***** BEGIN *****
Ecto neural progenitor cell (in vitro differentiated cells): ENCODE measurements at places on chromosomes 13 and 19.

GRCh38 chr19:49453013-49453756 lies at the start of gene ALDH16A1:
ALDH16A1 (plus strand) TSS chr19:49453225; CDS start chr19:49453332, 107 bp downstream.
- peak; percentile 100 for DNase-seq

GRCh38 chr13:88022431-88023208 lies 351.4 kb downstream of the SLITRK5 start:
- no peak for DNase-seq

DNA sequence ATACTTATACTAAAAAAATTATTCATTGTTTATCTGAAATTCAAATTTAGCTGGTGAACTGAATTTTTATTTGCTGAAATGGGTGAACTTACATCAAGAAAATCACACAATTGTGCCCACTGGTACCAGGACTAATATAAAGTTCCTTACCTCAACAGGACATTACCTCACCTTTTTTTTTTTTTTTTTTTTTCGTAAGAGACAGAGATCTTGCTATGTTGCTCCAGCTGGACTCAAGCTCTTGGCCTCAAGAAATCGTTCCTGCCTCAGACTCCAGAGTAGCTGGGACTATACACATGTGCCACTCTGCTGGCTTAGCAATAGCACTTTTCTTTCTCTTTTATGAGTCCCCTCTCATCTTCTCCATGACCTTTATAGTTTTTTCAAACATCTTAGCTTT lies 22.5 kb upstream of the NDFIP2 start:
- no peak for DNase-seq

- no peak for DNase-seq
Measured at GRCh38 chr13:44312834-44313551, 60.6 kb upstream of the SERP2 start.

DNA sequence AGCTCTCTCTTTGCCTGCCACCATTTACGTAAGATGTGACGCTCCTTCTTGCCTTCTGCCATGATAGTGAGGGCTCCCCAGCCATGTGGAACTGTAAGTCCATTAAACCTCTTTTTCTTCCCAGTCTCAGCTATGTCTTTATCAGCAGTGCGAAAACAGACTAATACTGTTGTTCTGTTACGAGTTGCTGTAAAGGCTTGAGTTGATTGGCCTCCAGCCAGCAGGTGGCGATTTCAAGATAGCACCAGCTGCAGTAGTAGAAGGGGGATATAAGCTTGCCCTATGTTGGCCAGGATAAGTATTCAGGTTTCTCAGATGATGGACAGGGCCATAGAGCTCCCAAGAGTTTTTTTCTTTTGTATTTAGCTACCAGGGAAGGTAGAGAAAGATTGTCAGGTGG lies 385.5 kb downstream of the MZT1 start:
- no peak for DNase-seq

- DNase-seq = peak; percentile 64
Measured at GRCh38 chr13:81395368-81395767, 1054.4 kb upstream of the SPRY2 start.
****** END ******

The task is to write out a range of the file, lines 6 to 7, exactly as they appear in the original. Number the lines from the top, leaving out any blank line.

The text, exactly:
- no peak for DNase-seq

DNA sequence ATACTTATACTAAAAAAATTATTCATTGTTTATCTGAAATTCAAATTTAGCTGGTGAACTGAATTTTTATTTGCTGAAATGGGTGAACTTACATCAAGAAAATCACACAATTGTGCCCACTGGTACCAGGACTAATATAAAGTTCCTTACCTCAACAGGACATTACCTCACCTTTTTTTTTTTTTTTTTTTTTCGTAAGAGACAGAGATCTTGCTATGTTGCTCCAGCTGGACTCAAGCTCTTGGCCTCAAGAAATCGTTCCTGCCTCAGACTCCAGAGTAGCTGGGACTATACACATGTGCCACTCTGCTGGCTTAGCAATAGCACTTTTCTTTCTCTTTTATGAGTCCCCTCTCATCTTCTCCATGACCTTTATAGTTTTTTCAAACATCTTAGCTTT lies 22.5 kb upstream of the NDFIP2 start: